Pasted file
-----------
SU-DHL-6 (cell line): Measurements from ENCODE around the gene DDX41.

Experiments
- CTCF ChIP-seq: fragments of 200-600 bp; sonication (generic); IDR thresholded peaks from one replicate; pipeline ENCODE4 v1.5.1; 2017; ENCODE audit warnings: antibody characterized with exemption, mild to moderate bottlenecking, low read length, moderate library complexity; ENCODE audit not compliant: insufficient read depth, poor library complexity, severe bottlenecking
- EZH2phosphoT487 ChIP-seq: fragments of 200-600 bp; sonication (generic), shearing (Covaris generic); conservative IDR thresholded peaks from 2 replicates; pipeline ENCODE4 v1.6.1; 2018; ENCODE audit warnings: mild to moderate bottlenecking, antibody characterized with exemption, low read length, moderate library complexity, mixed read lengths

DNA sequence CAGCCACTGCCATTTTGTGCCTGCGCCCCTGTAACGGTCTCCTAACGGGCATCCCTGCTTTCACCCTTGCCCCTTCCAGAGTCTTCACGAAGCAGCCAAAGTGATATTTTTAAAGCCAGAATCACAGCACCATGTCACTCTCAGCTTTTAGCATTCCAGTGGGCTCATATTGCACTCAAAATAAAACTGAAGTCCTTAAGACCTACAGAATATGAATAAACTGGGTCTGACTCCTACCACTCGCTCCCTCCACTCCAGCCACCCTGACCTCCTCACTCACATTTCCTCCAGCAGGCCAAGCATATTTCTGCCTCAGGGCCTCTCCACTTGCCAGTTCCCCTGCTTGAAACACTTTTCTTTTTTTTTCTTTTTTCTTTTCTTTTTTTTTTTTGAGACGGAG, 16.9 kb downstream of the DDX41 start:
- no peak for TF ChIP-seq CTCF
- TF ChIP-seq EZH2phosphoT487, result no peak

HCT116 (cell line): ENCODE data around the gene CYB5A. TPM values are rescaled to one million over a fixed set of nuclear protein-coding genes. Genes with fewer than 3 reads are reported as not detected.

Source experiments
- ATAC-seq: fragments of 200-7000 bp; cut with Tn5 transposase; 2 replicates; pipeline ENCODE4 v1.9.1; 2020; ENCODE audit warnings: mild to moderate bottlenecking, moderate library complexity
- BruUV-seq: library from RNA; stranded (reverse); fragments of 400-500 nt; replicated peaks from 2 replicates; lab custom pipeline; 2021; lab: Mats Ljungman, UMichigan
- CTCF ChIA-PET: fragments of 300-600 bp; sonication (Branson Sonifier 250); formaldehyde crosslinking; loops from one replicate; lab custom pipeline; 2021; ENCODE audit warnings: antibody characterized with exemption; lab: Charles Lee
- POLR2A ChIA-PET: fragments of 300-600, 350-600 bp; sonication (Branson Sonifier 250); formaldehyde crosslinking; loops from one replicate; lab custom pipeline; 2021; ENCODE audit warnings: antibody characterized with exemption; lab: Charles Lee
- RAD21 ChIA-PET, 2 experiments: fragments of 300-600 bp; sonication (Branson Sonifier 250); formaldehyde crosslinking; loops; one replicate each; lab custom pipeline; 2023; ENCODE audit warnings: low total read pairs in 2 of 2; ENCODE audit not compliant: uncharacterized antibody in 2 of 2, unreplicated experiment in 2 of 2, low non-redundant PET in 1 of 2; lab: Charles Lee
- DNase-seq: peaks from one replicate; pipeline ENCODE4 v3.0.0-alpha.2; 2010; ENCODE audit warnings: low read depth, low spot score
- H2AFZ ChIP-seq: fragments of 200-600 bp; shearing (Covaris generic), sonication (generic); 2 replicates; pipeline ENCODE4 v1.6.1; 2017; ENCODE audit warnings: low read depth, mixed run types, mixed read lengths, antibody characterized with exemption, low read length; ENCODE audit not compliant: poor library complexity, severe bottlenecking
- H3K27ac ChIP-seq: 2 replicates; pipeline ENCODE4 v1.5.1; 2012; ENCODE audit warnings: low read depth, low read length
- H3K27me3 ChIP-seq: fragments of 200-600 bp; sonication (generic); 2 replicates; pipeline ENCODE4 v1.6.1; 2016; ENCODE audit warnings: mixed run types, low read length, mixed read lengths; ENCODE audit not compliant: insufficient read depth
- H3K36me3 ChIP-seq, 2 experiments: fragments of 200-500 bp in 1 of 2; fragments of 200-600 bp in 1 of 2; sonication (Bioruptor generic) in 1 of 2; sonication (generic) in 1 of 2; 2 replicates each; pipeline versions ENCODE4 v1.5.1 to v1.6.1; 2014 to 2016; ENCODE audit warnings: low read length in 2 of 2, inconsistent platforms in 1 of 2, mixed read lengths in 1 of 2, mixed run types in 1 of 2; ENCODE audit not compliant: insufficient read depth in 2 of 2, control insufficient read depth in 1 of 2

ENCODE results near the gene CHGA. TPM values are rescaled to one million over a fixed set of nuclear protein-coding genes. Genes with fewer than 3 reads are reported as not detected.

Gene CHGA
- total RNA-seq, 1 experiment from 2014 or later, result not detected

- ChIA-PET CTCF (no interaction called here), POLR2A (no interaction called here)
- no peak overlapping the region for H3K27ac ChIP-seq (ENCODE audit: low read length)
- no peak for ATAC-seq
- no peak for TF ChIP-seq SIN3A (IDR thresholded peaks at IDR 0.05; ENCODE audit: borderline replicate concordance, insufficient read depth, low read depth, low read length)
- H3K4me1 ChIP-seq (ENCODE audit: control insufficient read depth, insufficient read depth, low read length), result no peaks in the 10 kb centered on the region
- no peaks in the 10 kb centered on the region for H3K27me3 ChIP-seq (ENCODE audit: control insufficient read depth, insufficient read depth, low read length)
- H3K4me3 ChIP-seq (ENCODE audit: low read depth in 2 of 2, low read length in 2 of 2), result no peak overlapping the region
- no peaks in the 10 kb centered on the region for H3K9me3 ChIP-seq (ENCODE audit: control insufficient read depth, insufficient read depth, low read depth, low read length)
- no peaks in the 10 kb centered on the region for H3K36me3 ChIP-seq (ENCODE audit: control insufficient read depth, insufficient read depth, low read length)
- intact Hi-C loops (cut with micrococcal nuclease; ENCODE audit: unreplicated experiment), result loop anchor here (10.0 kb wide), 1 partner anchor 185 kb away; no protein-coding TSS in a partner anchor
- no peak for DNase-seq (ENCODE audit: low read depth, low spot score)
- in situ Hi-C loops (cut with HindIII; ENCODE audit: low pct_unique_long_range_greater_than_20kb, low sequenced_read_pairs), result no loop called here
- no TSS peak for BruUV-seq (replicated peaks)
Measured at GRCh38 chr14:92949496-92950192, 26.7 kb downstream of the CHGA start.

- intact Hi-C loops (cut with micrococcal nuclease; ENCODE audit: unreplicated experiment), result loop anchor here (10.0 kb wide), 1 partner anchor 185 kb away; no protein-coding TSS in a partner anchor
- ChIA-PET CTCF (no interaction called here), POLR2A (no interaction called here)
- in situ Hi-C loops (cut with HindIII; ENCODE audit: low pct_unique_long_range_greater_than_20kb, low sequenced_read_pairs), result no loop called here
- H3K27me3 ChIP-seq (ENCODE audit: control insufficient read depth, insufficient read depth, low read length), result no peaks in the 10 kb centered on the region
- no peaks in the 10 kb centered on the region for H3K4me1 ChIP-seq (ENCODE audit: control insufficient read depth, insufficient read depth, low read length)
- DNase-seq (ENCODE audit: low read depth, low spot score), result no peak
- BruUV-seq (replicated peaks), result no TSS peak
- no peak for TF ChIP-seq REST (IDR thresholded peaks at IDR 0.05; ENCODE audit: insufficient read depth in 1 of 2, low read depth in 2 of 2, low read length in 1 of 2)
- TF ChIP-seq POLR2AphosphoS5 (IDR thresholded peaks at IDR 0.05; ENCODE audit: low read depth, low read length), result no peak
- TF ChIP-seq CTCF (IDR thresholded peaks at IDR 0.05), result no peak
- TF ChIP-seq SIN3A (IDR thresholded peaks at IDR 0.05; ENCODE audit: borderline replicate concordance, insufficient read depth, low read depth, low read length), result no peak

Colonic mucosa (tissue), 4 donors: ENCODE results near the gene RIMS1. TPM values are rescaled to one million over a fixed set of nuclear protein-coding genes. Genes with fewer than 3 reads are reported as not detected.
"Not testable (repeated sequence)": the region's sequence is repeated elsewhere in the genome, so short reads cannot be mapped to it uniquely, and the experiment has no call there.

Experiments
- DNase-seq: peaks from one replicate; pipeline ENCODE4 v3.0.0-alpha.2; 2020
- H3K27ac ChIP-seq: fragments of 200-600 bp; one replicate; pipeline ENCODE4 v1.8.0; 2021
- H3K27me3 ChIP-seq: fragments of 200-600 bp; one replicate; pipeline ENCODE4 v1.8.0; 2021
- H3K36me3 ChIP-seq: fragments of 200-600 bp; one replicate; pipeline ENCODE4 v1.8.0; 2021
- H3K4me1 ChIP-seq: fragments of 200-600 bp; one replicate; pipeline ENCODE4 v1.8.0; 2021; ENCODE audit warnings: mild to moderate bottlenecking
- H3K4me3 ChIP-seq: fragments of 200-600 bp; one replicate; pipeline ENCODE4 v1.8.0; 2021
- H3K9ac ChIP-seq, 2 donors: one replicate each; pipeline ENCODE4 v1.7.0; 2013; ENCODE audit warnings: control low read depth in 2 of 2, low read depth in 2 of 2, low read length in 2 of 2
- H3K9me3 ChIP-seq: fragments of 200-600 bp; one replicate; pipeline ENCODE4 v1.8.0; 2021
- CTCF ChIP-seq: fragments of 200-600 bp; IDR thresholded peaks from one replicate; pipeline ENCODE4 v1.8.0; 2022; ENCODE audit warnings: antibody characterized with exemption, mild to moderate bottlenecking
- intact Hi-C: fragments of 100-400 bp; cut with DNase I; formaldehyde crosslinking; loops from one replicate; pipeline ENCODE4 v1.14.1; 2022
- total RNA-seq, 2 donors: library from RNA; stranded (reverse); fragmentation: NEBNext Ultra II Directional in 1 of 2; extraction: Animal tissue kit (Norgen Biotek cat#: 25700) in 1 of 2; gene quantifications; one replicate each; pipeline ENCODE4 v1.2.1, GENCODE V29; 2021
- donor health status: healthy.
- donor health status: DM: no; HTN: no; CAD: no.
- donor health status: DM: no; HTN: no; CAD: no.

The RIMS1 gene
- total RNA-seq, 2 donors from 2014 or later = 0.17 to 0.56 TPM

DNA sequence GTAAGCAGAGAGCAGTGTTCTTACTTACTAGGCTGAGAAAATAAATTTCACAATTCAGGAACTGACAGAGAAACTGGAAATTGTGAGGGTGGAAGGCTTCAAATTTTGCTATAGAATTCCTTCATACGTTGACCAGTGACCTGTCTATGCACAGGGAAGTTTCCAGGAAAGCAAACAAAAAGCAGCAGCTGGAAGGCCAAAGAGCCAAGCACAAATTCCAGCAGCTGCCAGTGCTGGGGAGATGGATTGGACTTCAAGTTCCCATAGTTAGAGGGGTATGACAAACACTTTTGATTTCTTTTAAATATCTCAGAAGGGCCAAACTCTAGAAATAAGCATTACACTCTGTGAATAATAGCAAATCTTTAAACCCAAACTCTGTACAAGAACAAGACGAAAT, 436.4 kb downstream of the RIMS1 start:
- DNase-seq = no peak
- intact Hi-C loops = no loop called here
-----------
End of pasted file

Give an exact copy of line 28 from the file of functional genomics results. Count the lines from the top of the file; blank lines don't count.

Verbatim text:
- no peaks in the 10 kb centered on the region for H3K27me3 ChIP-seq (ENCODE audit: control insufficient read depth, insufficient read depth, low read length)